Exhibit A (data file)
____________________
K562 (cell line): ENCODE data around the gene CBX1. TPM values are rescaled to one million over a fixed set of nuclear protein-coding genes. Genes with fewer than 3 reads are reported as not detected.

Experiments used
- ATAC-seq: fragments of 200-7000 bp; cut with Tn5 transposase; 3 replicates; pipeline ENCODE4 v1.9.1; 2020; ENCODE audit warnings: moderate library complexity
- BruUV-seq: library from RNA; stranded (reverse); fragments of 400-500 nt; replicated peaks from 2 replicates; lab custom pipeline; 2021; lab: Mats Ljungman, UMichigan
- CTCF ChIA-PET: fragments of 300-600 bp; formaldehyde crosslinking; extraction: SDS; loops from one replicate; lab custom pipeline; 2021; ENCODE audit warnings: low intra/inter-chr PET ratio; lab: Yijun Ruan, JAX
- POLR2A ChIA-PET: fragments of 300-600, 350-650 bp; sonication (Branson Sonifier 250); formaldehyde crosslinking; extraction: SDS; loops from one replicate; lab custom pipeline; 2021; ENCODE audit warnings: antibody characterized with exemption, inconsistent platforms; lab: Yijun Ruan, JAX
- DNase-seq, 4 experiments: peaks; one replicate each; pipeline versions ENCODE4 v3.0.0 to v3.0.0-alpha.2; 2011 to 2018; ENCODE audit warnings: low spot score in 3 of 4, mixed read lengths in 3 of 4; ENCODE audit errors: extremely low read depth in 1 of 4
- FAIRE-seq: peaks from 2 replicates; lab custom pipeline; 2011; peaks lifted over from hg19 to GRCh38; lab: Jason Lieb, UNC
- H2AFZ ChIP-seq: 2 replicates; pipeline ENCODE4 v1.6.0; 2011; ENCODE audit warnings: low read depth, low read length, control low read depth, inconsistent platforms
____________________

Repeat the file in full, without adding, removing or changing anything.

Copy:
K562 (cell line): ENCODE data around the gene CBX1. TPM values are rescaled to one million over a fixed set of nuclear protein-coding genes. Genes with fewer than 3 reads are reported as not detected.

Experiments used
- ATAC-seq: fragments of 200-7000 bp; cut with Tn5 transposase; 3 replicates; pipeline ENCODE4 v1.9.1; 2020; ENCODE audit warnings: moderate library complexity
- BruUV-seq: library from RNA; stranded (reverse); fragments of 400-500 nt; replicated peaks from 2 replicates; lab custom pipeline; 2021; lab: Mats Ljungman, UMichigan
- CTCF ChIA-PET: fragments of 300-600 bp; formaldehyde crosslinking; extraction: SDS; loops from one replicate; lab custom pipeline; 2021; ENCODE audit warnings: low intra/inter-chr PET ratio; lab: Yijun Ruan, JAX
- POLR2A ChIA-PET: fragments of 300-600, 350-650 bp; sonication (Branson Sonifier 250); formaldehyde crosslinking; extraction: SDS; loops from one replicate; lab custom pipeline; 2021; ENCODE audit warnings: antibody characterized with exemption, inconsistent platforms; lab: Yijun Ruan, JAX
- DNase-seq, 4 experiments: peaks; one replicate each; pipeline versions ENCODE4 v3.0.0 to v3.0.0-alpha.2; 2011 to 2018; ENCODE audit warnings: low spot score in 3 of 4, mixed read lengths in 3 of 4; ENCODE audit errors: extremely low read depth in 1 of 4
- FAIRE-seq: peaks from 2 replicates; lab custom pipeline; 2011; peaks lifted over from hg19 to GRCh38; lab: Jason Lieb, UNC
- H2AFZ ChIP-seq: 2 replicates; pipeline ENCODE4 v1.6.0; 2011; ENCODE audit warnings: low read depth, low read length, control low read depth, inconsistent platforms